Johnny Lightning is a brand of car models originally produced by Topper Toys, similar to the successful Mattel Hot Wheels. Their claim to fame at the time was that they were extremely fast compared to other brands of die-cast cars. Their most important technology was to mold into a small hook under the front axle so that they could be propelled by a lever-operated catapult, much faster than could be obtained by gravity or by battery-powered “supercharging” devices.

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    Topper closed in 1971

    And production of Johnny Lightning cars ceased for 23 years. In 2003 Thomas Lowe obtained the trademark rights to Johnny Lightning’s name for his company Playing Mantis. Playing Mantis manufactured toy cars under the Johnny Lightning brand from 1994 to June 2004. At that time Playing Mantis (including the Johnny Lightning brand) was purchased by RC2 Corp. which in turn was purchased by the Japanese toy company TOMY in 2011. TOMY discontinued the Johnny Lightning line of die-cast cars in 2013. The brand continues to be followed by a loyal group of collectors. In early 2016 Round 2 LLC, a toy company owned by Thomas Lowe (who also owned Playing Mantis), revived and reintroduced Johnny Lightning vehicles into the toy market for the second time.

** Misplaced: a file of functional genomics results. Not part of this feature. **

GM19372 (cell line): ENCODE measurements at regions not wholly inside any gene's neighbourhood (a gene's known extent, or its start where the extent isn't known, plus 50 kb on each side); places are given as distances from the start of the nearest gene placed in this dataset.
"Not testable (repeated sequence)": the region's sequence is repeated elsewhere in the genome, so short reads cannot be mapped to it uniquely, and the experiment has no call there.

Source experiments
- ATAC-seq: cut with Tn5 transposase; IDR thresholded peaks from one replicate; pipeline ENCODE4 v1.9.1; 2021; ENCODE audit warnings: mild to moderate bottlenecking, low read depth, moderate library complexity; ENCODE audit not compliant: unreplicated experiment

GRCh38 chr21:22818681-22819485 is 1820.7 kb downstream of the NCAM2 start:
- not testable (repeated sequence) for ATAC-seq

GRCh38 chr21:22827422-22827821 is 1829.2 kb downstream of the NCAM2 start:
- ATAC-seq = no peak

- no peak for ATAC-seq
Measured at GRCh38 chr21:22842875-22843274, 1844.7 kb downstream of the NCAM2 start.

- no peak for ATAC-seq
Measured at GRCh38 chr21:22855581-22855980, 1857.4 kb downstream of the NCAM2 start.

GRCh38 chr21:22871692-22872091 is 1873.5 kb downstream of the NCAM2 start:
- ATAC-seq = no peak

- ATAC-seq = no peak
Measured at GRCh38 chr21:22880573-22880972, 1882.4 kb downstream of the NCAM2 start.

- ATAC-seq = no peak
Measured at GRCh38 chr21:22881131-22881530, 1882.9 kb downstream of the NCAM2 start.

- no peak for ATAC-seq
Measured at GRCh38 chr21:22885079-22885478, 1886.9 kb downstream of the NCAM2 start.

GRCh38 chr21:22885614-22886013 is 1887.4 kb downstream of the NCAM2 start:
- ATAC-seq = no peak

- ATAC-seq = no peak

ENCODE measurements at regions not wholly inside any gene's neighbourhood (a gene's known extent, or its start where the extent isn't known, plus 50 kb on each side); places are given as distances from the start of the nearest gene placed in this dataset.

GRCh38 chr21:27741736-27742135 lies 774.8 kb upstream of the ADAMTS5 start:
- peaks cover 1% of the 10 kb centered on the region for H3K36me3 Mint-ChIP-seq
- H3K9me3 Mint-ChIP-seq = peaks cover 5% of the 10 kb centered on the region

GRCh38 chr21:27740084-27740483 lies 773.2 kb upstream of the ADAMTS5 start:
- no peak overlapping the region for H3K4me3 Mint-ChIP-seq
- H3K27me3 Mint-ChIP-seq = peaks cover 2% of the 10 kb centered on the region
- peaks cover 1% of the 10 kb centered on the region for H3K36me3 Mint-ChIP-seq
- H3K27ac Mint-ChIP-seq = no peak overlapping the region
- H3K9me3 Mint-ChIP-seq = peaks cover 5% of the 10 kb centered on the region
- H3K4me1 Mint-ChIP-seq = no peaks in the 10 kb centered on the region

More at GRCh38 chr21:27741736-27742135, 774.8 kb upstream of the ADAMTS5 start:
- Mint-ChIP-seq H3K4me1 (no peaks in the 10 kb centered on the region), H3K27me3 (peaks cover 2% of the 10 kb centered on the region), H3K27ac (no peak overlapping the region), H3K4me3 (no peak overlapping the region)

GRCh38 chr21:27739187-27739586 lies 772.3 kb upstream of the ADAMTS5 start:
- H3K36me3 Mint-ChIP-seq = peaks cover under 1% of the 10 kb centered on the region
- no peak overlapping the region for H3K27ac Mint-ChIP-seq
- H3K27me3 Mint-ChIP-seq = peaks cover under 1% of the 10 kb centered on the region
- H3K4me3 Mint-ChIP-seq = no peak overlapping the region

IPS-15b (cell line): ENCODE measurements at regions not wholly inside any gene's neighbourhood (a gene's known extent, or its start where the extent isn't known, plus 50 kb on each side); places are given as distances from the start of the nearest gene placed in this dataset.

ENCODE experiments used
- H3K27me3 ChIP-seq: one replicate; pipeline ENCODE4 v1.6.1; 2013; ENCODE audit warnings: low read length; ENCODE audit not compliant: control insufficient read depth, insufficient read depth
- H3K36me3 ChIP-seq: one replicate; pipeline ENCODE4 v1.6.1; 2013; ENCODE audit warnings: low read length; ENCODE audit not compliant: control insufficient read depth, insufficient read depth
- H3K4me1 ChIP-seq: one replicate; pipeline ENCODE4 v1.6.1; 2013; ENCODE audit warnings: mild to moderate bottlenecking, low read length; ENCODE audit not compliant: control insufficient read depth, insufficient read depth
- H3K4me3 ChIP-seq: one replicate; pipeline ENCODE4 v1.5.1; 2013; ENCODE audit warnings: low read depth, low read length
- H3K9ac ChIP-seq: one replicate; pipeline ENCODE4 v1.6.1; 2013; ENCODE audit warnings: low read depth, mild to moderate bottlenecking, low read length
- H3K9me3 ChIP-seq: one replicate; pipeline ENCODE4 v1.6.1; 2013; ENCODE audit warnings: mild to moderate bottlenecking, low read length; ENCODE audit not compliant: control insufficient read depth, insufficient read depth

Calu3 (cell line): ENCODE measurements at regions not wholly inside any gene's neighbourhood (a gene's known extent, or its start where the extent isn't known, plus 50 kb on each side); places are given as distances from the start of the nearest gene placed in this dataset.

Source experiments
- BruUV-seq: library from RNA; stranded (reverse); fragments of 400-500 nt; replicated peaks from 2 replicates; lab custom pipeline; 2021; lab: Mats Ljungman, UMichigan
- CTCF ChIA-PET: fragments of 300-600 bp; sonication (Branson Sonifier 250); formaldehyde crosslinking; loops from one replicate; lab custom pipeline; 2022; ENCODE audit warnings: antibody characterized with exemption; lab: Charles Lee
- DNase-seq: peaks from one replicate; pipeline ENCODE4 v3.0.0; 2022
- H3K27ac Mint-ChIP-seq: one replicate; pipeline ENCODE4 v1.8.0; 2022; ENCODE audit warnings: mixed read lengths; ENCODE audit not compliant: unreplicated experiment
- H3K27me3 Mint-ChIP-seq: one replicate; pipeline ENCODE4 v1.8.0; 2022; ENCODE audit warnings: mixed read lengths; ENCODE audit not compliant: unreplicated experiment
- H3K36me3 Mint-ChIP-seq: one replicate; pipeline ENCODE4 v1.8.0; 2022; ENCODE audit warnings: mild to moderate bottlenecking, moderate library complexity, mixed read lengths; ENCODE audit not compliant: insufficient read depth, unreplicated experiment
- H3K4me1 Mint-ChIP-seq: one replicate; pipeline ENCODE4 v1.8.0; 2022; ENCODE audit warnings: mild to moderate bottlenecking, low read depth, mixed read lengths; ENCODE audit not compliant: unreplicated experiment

In 1969, Topper Toys introduced Johnny Lightning’s cars and tracks in response to the growing 1/64 scale foundry market. New Jersey inventor and author Henry Orenstein owned Topper toys and is responsible for their creation[1] Johnny Lightning introduced 11 cars and several sets of hard plastic that year. Topper based all but one car, the Custom Turbine, on real cars of the time. Flexible plastic rails were also sold, as well as accessories such as a loop and curved sections. In addition, Topper sold a Johnny Lightning helmet and carrying case.

    By 1970, Johnny Lightning introduced 31 new models, most based on fantasy vehicles. Seven of the new models were “Jet Power” cars. These cars contained a plastic bladder that could be filled with pressurized air that, when released, sent the car at full speed down the track. Topper also produced numerous new track sets for 1970.

    Johnny Lightning sponsored five Parnelli Jones cars, including Al Unser, in the Indy 500 races of 1970 and 1971. Unser was able to capture those victories in his decorated blue ray Johnny Lightning Special. After the initial 500 victory, Johnny Lightning’s car sales increased dramatically, from initially having sales well below Mattel’s, to selling one Johnny Lightning for every three Hot Wheels cars.

    Only five new models were introduced in 1971, all of which are part of a series called “Custom Cars. Each came packaged with pressure plastic parts so children could customize the cars to their liking. In late 1971, Topper Toys was forced to close due to a commercial fraud that put an end to Johnny Lightning’s cars.